By Mike Warrick, Jamesson Solutions

Kudos to Starbucks for making a statement against racial bias. Closing all their stores for an afternoon of training will cost millions in lost revenue, but pay off in the end.

Unfortunately, that payoff is more in the area of public relations than in actual changes that a few hours of training will accomplish.

Don’t get me wrong, as a person working in the people development business for over 25 years I’m all for shutting down periodically to train or “sharpen the saw,” as Stephen Covey called it. The truth is, anyone in the people development business will tell you short training periods with little or no sustained follow-up is basically just checking a box: “Yep, accomplished that! Now what’s next?”

It’s tough saying no when it means you won’t get a project and may not work for the client again but it’s even tougher when you’re an internal trainer and your job may be on the line.

I’m not saying what Starbucks is doing is a bad thing, just that their actions are driven more by public relations than by honestly investing in giving their people the tools and training to really appreciate and effectively change how they view diversity and specifically racial bias.

I can almost see how the conversation went in the corporate office.  They have identified a major threat to their business in the way of observable racial bias and their PR office leaps into action to protect the brand.

Their leaders ask, “What can we do to nip this in the bud, and I mean asap?”
PR says, “The CEO needs to get out in front of the problem by offering a completely fair and unbiased assessment of the situation and contritely admit there’s a problem.”


“Next, we need to show we take the problem seriously and are doing something about quickly before social media seriously erodes the brand. What to do, what to do?  Let’s get training involved!”


So, Leadership turns to their internal Training and Development professionals to offer a plan to address the challenge.

Training asks, “Are you really serious about addressing the problem?”

“Yes, this is a real problem and we need to invest in this for our future,” replies Leadership.

Training comes back with a top-down solution that will roll out over the next year with elements becoming part of every associate’s onboard training in the future. It is a solid plan that costs quite a bit in time and money and involves everyone from the CEO on down. Training points out, meekly, that for all to buy into the importance of this training that Leadership has to show they are not above the need for development and embrace the plan.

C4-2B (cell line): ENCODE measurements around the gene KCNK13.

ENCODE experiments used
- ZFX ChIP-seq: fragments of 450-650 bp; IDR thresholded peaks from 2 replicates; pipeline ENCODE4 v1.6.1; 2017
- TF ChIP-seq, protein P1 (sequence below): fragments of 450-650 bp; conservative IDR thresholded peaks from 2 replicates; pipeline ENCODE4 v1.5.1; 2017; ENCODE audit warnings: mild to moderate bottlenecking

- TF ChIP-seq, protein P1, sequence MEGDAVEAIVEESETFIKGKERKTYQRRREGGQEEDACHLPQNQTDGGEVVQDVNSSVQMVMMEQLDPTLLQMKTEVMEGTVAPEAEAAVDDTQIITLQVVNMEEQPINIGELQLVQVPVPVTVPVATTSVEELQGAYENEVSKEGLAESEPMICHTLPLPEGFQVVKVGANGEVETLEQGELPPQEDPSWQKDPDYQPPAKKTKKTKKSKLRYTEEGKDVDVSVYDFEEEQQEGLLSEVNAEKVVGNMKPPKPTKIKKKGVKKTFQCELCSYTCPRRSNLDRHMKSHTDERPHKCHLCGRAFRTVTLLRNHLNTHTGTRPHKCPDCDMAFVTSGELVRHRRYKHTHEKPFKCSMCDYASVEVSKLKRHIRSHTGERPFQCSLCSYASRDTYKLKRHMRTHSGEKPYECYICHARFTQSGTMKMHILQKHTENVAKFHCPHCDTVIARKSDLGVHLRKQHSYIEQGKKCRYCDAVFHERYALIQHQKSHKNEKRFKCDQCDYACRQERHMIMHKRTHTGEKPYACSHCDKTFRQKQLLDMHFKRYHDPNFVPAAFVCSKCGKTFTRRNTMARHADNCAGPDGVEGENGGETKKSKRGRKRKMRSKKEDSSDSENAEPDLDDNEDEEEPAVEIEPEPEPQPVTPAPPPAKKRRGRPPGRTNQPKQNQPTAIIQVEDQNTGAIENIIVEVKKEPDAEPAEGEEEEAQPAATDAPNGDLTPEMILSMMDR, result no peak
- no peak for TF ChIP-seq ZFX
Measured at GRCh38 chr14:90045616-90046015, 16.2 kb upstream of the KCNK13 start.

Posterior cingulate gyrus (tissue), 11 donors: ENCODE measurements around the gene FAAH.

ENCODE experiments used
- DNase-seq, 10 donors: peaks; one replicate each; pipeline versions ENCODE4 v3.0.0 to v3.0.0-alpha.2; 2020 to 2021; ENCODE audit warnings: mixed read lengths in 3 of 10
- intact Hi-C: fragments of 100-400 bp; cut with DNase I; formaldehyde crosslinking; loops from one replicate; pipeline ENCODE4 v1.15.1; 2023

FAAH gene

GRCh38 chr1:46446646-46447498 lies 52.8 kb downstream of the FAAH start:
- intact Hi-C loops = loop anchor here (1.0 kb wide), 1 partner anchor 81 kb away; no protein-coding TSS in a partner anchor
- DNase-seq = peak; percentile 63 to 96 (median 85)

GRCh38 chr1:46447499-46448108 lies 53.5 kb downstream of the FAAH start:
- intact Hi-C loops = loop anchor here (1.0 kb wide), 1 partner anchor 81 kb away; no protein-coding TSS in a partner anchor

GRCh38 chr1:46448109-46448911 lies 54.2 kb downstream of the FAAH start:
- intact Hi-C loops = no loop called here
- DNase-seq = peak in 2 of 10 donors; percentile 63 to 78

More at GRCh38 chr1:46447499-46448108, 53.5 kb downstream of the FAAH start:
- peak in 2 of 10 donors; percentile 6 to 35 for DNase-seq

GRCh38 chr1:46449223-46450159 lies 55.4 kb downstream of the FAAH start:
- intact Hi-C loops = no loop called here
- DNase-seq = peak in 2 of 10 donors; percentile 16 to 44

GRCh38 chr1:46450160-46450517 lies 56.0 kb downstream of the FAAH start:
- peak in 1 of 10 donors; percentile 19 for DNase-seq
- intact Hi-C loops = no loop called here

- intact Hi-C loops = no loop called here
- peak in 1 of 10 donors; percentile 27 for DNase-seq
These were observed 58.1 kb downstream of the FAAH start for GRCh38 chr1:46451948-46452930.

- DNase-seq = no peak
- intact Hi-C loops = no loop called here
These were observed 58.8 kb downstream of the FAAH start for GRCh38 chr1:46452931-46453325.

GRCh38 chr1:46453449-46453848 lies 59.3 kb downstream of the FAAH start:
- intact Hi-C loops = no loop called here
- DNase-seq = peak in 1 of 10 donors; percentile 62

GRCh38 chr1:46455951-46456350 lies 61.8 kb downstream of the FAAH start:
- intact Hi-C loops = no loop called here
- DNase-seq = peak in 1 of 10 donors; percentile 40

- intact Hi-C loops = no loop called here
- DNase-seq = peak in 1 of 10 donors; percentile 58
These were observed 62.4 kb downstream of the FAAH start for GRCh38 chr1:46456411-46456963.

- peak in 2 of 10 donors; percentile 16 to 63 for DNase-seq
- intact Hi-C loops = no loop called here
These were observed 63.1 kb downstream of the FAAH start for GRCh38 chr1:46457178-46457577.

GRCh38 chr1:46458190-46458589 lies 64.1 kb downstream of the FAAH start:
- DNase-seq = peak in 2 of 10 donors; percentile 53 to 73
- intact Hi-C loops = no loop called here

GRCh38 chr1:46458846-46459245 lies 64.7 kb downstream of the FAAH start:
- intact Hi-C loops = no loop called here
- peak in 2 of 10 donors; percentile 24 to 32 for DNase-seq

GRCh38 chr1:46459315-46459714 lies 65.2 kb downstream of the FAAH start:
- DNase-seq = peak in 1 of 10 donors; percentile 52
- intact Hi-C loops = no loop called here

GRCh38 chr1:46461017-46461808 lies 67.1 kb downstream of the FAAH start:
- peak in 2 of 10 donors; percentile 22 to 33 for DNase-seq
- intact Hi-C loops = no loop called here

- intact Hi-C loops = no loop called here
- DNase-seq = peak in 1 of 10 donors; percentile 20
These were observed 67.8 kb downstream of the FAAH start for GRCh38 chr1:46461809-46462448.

Leadership thanks Training for their professional insight and then asks what kind of training can be done in a few hours?

“Well,” training thinks to itself, “In a few hours, I can teach you how to tie your shoes, make a peanut butter and jelly sandwich or make a mean cup of joe.”

However, Training dutifully says it could put together a webinar outlining key points that can be used by all locations. It will be the very best training module that can be done in 2-3 hours. The problem is, it will not change anything other than, maybe, consumers opinions of the brand’s commitment to the issue.


Starbucks is in good company with regard to how they involve T&D to solve a “people” problem. In fact, this is the way many of my own client conversations have gone over the years. I have said “NO” too many times to count when clients ask for watered down versions of carefully crafted development plans. Plans that client Leadership say are absolutely necessary to attain future success.

It’s tough saying no when it means you won’t get a project and may not work for the client again but it’s even tougher when you’re an internal trainer and your job may be on the line.

While I applaud Starbucks for the steps they are taking to handling this real challenge to their future, they should go further and develop a comprehensive, sustainable development plan to achieve lasting results. Otherwise it will only be a matter of time before PR has to leap into action for some other diversity related issue.

I hope their CEO invests in a more long-term effective strategy that makes a REAL differnce. After all, I have a vested interest in their success. I can’t live without my Starbucks Venti Bold in the morning.